Courtesy photo Thousands of feet of plastic irrigation piping removed from an illegal mountain marijuana grow discovered in Lincoln County Aug. 27.  The raid by combined forces from Bureau of Land Management, Department of Public Safety, Investigation Division, the National Guard and the Lincoln County Sheriff’s Office netted 5,676 plants with an estimated street value of $17 million.

Courtesy photo
Thousands of feet of plastic irrigation piping removed from an illegal mountain marijuana grow discovered in Lincoln County Aug. 27. The raid by combined forces from Bureau of Land Management, Department of Public Safety, Investigation Division, the National Guard and the Lincoln County Sheriff’s Office netted 5,676 plants with an estimated street value of $17 million.

Another mountain marijuana grow in Lincoln County was raided August 27, after an investigation involving the Bureau of Land Management, Department of Public Safety Investigation Division, National Guard and the Lincoln County Sheriff’s Office.

Sheriff Kerry Lee said the raid took place in the early morning hours and resulted in clearing out and destroying approximately 5,676 plants with an estimated street value of $17 million. Officers also recovered several thousand feet of black piping, chemicals and other supplies that are used in the growing process. Lee said they recovered additional evidence in the area as they cleaned up the site, but no suspects were taken into custody. The investigation will continue.

He said the grow was discovered sometime in July by an aerial reconnaissance flight specifically looking for mountain marijuana grows.

Some of the investigating teams that knew of the location “were collecting intelligence and waiting to try to be able to catch some of the people there,” Lee said. “It looked like it had been abandoned just prior to our going in. But it didn’t look like they had been able to harvest much of the grow either.”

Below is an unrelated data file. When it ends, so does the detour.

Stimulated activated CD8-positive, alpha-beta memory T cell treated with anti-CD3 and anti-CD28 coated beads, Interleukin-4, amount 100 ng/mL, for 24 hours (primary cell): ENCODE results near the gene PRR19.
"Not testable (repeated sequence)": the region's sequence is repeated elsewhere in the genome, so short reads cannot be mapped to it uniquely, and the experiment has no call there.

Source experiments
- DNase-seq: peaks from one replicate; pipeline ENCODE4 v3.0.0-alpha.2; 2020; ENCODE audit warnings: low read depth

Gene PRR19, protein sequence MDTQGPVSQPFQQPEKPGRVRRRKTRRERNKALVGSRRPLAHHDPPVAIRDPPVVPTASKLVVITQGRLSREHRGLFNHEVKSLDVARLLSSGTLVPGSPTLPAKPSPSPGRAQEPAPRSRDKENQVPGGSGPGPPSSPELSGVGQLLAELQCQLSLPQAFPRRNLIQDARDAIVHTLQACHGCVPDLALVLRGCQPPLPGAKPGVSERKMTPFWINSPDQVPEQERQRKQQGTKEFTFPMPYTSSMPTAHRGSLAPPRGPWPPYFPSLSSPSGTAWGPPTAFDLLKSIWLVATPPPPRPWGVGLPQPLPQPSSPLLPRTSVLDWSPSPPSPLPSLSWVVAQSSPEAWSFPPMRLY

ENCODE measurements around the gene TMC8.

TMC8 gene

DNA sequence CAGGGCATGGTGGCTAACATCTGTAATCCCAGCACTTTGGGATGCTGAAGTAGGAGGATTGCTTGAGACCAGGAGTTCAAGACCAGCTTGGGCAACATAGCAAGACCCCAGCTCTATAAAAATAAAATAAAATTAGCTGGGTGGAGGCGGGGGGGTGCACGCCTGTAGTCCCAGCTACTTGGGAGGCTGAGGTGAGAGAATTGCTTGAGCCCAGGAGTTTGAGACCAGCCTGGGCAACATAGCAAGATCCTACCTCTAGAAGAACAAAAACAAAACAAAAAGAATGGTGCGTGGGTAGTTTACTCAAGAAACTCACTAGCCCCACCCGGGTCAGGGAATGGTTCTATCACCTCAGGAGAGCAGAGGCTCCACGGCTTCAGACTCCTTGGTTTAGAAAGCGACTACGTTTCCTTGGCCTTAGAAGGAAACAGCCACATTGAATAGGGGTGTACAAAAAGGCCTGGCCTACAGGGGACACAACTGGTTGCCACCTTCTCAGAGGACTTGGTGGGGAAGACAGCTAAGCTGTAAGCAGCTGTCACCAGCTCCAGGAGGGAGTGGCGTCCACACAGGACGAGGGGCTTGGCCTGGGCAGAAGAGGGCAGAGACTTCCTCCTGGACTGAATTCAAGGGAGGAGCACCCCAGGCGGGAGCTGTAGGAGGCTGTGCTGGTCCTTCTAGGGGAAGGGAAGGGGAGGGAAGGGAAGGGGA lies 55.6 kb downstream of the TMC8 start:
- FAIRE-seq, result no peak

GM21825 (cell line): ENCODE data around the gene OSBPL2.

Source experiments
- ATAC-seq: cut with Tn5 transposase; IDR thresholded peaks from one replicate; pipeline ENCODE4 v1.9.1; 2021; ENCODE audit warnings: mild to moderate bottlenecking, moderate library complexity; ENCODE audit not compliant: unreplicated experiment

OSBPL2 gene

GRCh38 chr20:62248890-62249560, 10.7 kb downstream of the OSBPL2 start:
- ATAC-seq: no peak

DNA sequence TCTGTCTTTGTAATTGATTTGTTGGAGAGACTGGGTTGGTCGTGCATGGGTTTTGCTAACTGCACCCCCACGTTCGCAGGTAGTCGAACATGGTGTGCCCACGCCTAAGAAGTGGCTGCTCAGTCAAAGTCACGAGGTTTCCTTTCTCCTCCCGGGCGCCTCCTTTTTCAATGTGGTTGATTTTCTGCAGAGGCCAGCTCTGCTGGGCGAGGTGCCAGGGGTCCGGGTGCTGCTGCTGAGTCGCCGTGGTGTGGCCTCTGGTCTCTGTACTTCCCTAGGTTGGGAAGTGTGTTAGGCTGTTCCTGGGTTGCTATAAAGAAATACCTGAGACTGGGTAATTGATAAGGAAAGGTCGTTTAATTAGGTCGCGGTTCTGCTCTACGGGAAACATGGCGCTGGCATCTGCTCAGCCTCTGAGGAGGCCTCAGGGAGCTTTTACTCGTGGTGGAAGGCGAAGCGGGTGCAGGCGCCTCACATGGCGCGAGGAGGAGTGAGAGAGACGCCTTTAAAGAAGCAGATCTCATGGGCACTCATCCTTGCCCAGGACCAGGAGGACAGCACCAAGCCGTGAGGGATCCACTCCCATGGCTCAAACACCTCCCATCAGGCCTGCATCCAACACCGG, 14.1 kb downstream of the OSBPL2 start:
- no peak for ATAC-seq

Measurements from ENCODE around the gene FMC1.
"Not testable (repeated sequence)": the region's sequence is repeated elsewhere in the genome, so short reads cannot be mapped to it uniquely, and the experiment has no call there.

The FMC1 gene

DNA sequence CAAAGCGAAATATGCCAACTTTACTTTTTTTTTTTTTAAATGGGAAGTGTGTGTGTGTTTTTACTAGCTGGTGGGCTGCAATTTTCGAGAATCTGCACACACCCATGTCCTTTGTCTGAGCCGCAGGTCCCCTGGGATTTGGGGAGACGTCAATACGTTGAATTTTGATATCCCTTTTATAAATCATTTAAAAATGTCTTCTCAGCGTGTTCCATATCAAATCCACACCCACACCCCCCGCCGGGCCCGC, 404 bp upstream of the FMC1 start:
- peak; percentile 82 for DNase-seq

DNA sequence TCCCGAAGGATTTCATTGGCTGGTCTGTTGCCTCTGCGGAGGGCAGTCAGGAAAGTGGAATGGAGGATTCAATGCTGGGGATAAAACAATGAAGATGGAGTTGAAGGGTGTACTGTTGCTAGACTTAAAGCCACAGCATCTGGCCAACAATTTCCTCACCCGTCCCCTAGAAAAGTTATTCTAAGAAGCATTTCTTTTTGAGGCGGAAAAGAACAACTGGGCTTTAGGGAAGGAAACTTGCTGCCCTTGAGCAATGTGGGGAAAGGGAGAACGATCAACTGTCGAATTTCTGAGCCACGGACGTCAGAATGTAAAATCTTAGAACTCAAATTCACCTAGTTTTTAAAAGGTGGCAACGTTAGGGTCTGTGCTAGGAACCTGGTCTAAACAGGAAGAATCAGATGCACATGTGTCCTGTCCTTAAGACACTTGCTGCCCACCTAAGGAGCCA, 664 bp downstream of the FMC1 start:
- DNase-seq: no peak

As Lee has said at other times, “Outdoor marijuana growing operations continue to be a problem in states all over the west. What is concerning to law enforcement is that these grow operations are located on public lands. This creates a significant danger to those who enjoy hunting, hiking and just basic outdoor adventure. And it opens the probability of stumbling on one of these grows and being placed in possible danger. Some of the individuals tending these grows may be confrontational with those who may stumble upon it.”

Lee noted this grow was scattered over an area of about half an acre, in steep, rough terrain. “Not as rugged as the one last year, but hilly, rugged terrain.”

Discovered at the site were tents and sleeping bags for about three or four people, fertilizer, garbage, food, batteries, propane bottles and “all kinds of things, you name it,” Lee said.

In a prepared statement Lee said, “Another concern to law enforcement is that these grows are very damaging to the land as these individuals will completely devastate the area with the use of chemicals and destruction of the land to clear an area to grow marijuana. Most of the time, if these individuals do not return to a particular site they will just leave all the piping and chemical in the site with no regard for the land and animals. Law enforcement asks the public to be cautious if coming across items such as small plastic piping, food and garbage, tents and camps in very remote areas. If anyone from the public comes across what they believe may be a grow site, leave the area immediately, if possible obtain GPS coordinates and report this to your local law enforcement.”